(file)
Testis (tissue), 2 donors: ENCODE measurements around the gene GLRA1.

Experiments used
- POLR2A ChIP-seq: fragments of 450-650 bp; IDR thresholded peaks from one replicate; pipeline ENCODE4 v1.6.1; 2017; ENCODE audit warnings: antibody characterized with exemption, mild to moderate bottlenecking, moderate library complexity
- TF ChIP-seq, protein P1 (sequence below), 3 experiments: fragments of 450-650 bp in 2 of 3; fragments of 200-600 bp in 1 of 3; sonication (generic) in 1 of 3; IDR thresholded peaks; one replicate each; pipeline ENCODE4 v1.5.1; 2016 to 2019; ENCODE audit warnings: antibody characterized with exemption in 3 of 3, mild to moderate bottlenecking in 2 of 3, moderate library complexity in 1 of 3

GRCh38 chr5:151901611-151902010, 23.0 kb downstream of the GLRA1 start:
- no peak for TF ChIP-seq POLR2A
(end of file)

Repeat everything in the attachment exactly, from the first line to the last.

Testis (tissue), 2 donors: ENCODE measurements around the gene GLRA1.

Experiments used
- POLR2A ChIP-seq: fragments of 450-650 bp; IDR thresholded peaks from one replicate; pipeline ENCODE4 v1.6.1; 2017; ENCODE audit warnings: antibody characterized with exemption, mild to moderate bottlenecking, moderate library complexity
- TF ChIP-seq, protein P1 (sequence below), 3 experiments: fragments of 450-650 bp in 2 of 3; fragments of 200-600 bp in 1 of 3; sonication (generic) in 1 of 3; IDR thresholded peaks; one replicate each; pipeline ENCODE4 v1.5.1; 2016 to 2019; ENCODE audit warnings: antibody characterized with exemption in 3 of 3, mild to moderate bottlenecking in 2 of 3, moderate library complexity in 1 of 3

GRCh38 chr5:151901611-151902010, 23.0 kb downstream of the GLRA1 start:
- no peak for TF ChIP-seq POLR2A